F Deck Cabins

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Hello,could anybody tell me how to find out where all the cabins were located?all classes,in the deck plans on E deck it has 2nd and 3rd class cabins,but none on f deck,im kinda confused.
You do great with this site,i dont go to any others,you have everything i need,bio's plans,Everything!,i just got a new book called Titanic Triumph and Tradgedy,it's quite good,keey up the good work,we all thank you :eek:)

Neal Shelden

Former Member
I was interested if anyone could point out where the 2nd class rooms were on F Deck? In particular F33 where the Allison's cook Amelia (Mildred) Brown was, and next door for George Swane?
I will be most grateful if someone could point me in the right direction?
Neal Shelden
Not easy to describe in words, Neal. If you look at the deckplan onsite, the Second Class cabins were in the second, third and fourth sections from the stern (ie left side of plan). F33 was in the third section on the starboard side - the 'bibby cabin' (has a narrow passage leading to a porthole) closest to No 4 hatch. The cabins in the rearmost section, and those near the bow, were Third Class.

Neal Shelden

Former Member
Looking at the cabin layout and your description I can now see where F33 would have been situated.
It makes it all the more interesting that Brown was sleeping on the starboard side where the iceberg hit, but had to be urged to get out of bed while the disaster was unfolding.
Thanks Bob,
Certainly Mildred wasn't too keen to get out of that warm bed, Neal. She and her room-mates had been woken by a grating sound, as if the ship was running over gravel, but they didn't immediately think there was any danger. Their first thought was that George Swane (the chauffeur) and his room-mates next door had resumed the noisy pillow fight that had kept them awake earlier!

Neal Shelden

Former Member
I'm guessing now, but I suppose the part of the iceberg that caused the gash on the starboard side broke off, and that was why it didn't continue up the full length of the ship?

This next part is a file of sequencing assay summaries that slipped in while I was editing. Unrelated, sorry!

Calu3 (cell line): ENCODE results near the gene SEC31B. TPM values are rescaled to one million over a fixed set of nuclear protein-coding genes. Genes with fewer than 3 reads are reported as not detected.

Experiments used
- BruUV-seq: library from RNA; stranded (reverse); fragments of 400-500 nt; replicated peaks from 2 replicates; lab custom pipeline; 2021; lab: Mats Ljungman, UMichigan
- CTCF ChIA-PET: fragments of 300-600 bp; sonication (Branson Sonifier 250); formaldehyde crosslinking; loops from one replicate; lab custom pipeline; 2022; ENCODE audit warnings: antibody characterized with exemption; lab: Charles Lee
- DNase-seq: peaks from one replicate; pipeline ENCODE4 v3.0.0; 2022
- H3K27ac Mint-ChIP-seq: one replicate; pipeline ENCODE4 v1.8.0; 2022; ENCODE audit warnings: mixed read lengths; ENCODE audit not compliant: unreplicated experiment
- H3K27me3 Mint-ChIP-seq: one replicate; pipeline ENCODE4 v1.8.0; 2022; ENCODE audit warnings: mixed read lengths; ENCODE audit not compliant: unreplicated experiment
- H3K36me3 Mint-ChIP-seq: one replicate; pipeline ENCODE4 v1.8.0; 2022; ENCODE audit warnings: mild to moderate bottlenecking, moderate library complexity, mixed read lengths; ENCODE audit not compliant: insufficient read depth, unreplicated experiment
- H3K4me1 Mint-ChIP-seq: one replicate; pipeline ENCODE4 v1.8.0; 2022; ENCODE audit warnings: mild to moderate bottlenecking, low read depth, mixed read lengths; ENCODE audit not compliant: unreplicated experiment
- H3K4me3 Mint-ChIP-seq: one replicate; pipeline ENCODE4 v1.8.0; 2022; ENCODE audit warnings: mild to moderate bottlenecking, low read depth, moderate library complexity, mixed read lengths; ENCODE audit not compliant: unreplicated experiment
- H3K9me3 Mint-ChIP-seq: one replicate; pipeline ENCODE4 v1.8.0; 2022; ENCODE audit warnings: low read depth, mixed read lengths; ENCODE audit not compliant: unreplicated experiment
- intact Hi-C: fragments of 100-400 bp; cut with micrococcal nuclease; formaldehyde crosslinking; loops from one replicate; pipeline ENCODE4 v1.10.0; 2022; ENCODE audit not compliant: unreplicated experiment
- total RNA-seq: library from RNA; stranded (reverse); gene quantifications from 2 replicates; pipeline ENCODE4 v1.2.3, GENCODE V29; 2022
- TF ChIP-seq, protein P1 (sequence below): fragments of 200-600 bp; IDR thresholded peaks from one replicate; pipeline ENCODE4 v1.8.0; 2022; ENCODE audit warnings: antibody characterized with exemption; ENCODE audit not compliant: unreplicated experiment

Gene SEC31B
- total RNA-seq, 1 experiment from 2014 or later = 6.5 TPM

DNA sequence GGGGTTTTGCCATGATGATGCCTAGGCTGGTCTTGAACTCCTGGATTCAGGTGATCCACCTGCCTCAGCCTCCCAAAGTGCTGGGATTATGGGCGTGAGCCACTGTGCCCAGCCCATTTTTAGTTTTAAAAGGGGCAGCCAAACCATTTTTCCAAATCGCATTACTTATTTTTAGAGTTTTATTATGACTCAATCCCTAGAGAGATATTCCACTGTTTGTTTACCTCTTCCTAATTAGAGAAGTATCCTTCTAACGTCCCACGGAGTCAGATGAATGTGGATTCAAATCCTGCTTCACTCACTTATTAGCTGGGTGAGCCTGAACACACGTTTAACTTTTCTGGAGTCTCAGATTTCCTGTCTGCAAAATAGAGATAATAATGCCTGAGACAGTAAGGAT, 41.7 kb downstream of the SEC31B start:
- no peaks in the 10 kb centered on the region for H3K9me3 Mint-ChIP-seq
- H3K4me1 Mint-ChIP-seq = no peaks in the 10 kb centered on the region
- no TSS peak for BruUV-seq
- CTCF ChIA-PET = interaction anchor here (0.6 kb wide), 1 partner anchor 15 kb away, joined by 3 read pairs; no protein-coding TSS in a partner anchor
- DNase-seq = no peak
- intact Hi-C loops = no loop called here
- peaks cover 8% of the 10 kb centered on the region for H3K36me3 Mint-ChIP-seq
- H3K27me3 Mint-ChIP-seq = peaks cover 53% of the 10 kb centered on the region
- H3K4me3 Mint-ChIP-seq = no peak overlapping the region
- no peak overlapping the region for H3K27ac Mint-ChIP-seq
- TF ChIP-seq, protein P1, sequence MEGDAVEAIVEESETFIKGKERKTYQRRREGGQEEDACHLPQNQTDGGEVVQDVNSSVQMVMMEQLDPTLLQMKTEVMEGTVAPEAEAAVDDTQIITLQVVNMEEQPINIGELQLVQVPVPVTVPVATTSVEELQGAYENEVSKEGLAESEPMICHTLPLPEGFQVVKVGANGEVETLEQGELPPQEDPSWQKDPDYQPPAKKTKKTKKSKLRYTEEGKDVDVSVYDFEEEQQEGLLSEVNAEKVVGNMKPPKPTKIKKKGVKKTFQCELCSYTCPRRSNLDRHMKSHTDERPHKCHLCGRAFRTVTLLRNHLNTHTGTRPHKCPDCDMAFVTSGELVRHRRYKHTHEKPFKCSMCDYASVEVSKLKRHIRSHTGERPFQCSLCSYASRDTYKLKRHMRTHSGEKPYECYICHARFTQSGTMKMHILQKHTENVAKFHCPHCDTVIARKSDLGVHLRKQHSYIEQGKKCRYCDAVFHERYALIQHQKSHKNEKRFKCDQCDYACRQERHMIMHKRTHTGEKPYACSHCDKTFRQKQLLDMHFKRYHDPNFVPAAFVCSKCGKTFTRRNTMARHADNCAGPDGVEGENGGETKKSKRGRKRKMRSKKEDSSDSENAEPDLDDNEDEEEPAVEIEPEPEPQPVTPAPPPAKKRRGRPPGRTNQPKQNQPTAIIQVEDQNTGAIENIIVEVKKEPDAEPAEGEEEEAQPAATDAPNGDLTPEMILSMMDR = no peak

Or was it due to the ship veering away from the iceberg that it just caught it?
Wouldn't Brown and Swane have felt the ship veer to the left before hearing the grating sound?
Neal, if you're interested in the nature of the collision and the actions taken to avoid it, you need to proceed to the message board section: 'Collision/sinking theories'. Take a packed lunch - you'll be there a long time! Also check out the research papers here on-site; several of them explore this aspect of the disaster. But whatever happened, nobody could have 'felt' a change in the ship's heading, which in a vessel of that size is a very slow change.

Neal Shelden

Former Member
Bob, I'll head for the collision/sinking section. Thanks once again.
I suppose when we think that the Titanic was longer than the Canary Wharf Tower (Docklands, UK) it does make you realize that the people wouldn't have felt the change in the ship's heading.
I would only add then that when Brown and her room-mates heard the grating sound, would this mean that in a ship of that size it was a very big collision with the iceberg? Or was it just a glancing blow?
I daresay the answers to this are in collision and sinking.
There's no simple answer to that question, Neal, and no single answer either! You'll find a number of theories here, and a lot of heated arguments. ET is a great resource, but I'd recommend that you get hold of a good book also to give you a sound foundation of Titanic lore. Try 'Titanic - an Illustrated History' by Don Lynch and Ken Marschall. Very comprehensive, superb illustrations and very accurate (with one notable exception - our old friend Alice the murderer!)
Neal, you may wish to read The Last Log of the Titanic by David G. Brown and The White Paper on the Grounding of Titanic by David G. Brown and Parks Stephenson for some current theories on what most likely happened to the ship, vis a vis an allision/grounding event with the iceberg

You may also wish to read Roy Mengot's The Wreck of RMS Titanic website for more in the way of current technical information.

A little spoiler, the Titanic never had a gash.

This much has been confirmed by the sidescan sonar imaging that was done several years ago which found popped rivets and split seams. Unfortunately, there is no way to tell if which was the result of the entanglement with the berg or the approximately 22 knot impact with the bottom, but still, what they didn't find was a gash.

Interestingly enough, this was also understood...at least by the BOT inquiry...in 1912, which states;

The collision with the iceberg, which took place at 11.40 p.m., caused damage to the bottom of the starboard side of the vessel at about 10 feet above the level the keel, but there was no damage above this height. There was damage in: - The forepeak, No. 1 hold, No. 2 hold, No. 3 hold, No. 6 boiler room, No. 5 boiler room.
The damage extended over a length of about 300 ft.

Nowhere does it say anything about a gash. The contemporary news media was where that one started and it has since taken on a life of it's own.

You may wish further to read Edward Wilding's testimony which was taken over four sessions and can be read here:

- BOT › Day 18
- BOT › Day 19
- BOT › Day 20
- BOT › Day 27

It's rather involved, but well worthwhile.
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